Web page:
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'Conchords': Musical Comedy from Clueless Kiwis

Jemaine Clement and Bret McKenzie, aka the folk-parody band Flight of the Conchords, hail from New Zealand and were named best alternative-comedy act at the 2005 U.S. Comedy Arts Festival. Now they're starring in an HBO series called, yes, Flight of the Conchords — which is, yes, about two transplanted New Zealanders living in New York City's Lower East side. It launches Sunday.

21:22

Other segments from the episode on June 14, 2007

Fresh Air with Terry Gross, June 14, 2007: Interview with Josh Rushing; Interview with Jemaine Clement and Bret McKenzie; Commentary on expletives on television.

Transcript

DATE June 14, 2007 ACCOUNT NUMBER N/A
TIME 12:00 Noon-1:00 PM AUDIENCE N/A
NETWORK NPR
PROGRAM Fresh Air

Interview: Former Marine press corps liason Josh Rushing on
working for Al Jazeera International
TERRY GROSS, host:

This is FRESH AIR. I'm Terry Gross.

I don't think my guest, Josh Rushing, ever expected to become a controversial
figure. He was a Marine for 14 years and rose to the rank of captain. In
2003, when the US invaded Iraq, Rushing was a press officer with CENTCOM,
Central Command, in Doha Qatar. His job was to represent the Marines to the
worldwide media covering the war from CENTCOM, including the Arab TV network
Al Jazeera. Rushing was one of the main people in the documentary control
room, which focused on the media office at CENTCOM and the headquarters of Al
Jazeera 10 miles away. One of the threads of the film was Rushing's long
conversation with an Al Jazeera journalist, in which Rushing both tried to
convey the American military point of view and to understand Al Jazeera's
coverage.

When the movie was released, the military ordered Rushing not to speak to the
press. Soon after, Rushing left the Marines so he could speak out. He did a
lot of public speaking but was unemployed. Just as he was ready to take a PR
job, he got a call asking if he wanted to work for the new English language
version of Al Jazeera, which was preparing its international launch. Rushing
is now Al Jazeera International's military correspondent. He says he still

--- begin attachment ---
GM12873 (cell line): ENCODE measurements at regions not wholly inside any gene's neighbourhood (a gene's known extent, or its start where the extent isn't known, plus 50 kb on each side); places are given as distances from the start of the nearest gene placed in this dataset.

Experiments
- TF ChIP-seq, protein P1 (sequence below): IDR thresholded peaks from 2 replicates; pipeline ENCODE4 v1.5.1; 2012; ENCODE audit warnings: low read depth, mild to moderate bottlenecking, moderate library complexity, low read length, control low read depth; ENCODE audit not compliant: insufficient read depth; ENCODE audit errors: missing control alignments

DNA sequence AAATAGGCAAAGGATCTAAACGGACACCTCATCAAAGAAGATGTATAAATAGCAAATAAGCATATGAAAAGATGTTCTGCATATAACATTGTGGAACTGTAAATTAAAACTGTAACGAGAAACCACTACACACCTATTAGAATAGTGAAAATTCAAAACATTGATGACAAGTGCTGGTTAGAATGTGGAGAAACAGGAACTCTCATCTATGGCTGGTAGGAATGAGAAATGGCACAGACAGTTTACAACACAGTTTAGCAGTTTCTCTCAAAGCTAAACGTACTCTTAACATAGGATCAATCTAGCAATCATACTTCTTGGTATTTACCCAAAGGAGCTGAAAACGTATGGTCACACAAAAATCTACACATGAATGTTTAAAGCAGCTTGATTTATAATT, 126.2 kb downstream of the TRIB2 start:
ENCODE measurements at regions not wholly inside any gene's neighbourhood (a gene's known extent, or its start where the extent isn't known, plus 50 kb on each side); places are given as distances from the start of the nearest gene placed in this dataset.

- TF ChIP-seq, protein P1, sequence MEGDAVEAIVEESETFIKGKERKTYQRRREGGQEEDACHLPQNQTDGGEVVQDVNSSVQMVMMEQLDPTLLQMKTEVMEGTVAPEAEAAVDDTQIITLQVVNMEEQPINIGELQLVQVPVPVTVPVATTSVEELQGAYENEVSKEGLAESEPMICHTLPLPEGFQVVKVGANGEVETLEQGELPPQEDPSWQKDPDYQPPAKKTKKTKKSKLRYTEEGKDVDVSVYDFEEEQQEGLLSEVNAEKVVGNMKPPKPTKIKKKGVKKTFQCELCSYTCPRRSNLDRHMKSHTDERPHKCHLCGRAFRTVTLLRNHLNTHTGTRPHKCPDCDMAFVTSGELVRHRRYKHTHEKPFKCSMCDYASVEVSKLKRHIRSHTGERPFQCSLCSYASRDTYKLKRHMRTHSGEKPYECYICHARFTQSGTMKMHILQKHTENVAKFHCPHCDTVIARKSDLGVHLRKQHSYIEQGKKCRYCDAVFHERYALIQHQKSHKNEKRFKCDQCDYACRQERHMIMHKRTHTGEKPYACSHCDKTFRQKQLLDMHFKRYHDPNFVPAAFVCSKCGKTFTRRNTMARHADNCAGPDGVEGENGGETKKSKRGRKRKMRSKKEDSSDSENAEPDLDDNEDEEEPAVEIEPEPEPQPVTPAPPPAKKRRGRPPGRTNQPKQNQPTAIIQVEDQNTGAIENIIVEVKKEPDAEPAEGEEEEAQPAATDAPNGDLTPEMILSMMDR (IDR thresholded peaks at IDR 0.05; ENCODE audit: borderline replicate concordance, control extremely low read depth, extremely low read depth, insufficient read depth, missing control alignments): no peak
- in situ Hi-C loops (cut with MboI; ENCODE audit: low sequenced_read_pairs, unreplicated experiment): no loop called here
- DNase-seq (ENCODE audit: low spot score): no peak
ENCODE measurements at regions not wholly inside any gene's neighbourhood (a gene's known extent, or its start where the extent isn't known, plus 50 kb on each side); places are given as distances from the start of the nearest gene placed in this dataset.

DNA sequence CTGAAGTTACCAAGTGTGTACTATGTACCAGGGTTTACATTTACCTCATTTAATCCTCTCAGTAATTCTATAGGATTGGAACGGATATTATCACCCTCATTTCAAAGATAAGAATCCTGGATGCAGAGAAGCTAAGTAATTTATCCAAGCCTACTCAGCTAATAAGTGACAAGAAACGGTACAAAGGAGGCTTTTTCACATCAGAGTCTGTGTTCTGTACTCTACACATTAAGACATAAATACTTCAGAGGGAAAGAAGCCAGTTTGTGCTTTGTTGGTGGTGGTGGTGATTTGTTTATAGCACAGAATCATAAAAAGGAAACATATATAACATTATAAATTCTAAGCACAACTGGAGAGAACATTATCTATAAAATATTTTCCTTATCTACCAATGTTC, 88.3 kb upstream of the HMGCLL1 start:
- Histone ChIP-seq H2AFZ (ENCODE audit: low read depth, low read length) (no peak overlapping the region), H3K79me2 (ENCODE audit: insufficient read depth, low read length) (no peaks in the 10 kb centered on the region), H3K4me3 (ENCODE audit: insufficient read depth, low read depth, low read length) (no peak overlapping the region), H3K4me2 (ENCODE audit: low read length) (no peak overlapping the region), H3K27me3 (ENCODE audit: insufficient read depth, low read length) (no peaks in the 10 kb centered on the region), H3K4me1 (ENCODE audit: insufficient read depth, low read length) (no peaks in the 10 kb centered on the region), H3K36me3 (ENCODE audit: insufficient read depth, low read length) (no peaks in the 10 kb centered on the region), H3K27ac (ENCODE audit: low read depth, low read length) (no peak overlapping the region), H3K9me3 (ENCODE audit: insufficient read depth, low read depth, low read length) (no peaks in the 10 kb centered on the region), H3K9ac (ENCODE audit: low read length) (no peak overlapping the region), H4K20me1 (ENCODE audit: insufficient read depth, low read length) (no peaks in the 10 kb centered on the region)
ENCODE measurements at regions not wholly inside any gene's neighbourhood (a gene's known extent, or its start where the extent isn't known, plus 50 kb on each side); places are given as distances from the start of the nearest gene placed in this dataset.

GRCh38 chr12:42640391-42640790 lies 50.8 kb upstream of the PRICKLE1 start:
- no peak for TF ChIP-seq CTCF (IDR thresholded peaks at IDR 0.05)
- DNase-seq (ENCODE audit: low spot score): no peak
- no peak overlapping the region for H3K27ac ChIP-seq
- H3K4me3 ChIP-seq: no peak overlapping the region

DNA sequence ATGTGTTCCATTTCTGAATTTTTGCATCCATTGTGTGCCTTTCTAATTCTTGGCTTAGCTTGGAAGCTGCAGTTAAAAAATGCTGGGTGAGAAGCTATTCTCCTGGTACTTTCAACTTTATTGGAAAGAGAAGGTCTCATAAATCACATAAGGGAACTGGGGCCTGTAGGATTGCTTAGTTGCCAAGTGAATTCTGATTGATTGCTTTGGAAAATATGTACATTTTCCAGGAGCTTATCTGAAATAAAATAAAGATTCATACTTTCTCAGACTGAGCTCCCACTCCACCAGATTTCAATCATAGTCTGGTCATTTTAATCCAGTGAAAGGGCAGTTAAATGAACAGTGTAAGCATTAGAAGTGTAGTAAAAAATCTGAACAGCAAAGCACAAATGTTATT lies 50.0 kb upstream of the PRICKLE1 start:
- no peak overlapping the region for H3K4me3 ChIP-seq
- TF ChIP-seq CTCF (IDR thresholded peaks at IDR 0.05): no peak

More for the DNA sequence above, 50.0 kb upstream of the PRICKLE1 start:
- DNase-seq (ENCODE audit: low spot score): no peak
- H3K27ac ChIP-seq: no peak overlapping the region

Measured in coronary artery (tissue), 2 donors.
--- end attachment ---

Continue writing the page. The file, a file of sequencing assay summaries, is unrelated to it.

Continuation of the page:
sees himself as a bridge, helping the Americans and Arabs understand each
other. His new book is called "Mission Al Jazeera."

Josh Rushing, welcome back to FRESH AIR. In America, a lot of people assume
that Al Jazeera International, the English language version, must have an
agenda because a lot of people assume that Arab Al Jazeera has an agenda, so
they'd be looking for things like, `Are most of the stories covered about
America things that are going wrong in America? Do they always show America
in a negative light?' So for people who are wondering about those kinds of
issues, what's your response?

Mr. JOSH RUSHING: I think that's fair enough. If you go back to the root of
that, as you said, they believe Al Jazeera Arabic has an agenda, my simple
challenge there would be, have you watched it? Because you can get Al Jazeera
Arabic in America. It's on the Dish satellite system.

Now, Al Jazeera English, I've watched a lot of. It's on my desk. I see it
all day every day, and I have to say that it's absolutely not true that
everything they cover is, you know, negative things about America. As a
matter of fact, America often isn't covered. I was at the Virginia Tech
shootings and I was reporting live for about three days. That's not my normal
beat. I normally cover military affairs, but it was a big deal, and I was
around so I was there to do it.

And it was kind of interesting. On the day that Cho's videos went to NBC, I
went out to do my live stand-up, and you end up--this is kind of a secret
behind television--standing shoulder-to-shoulder with all these reporters
doing lives at the same time. That's because they don't want their cameras to
point at each other, so everyone ends up pointing their camera kind of at the
same building and it means you're in a line, so we all go out at the top of
the hour, since that's when everyone's news hit is. Everyone else starts
talking at the top of the hour, and I'm waiting. After a few minutes they
stop talking and I'm waiting. After a few minutes, they take out their
earpiece and walk away, and I'm standing there alone, and finally I go on and
I do my live. Well, on that particular day, there were six car bombs in
Baghdad. They killed 225 people. That was our lead, not the videos at NBC.
And then there was fighting in Mogadishu, and then there were the elections
coming up in Nigeria, and then, oh yeah, number four down the list, Josh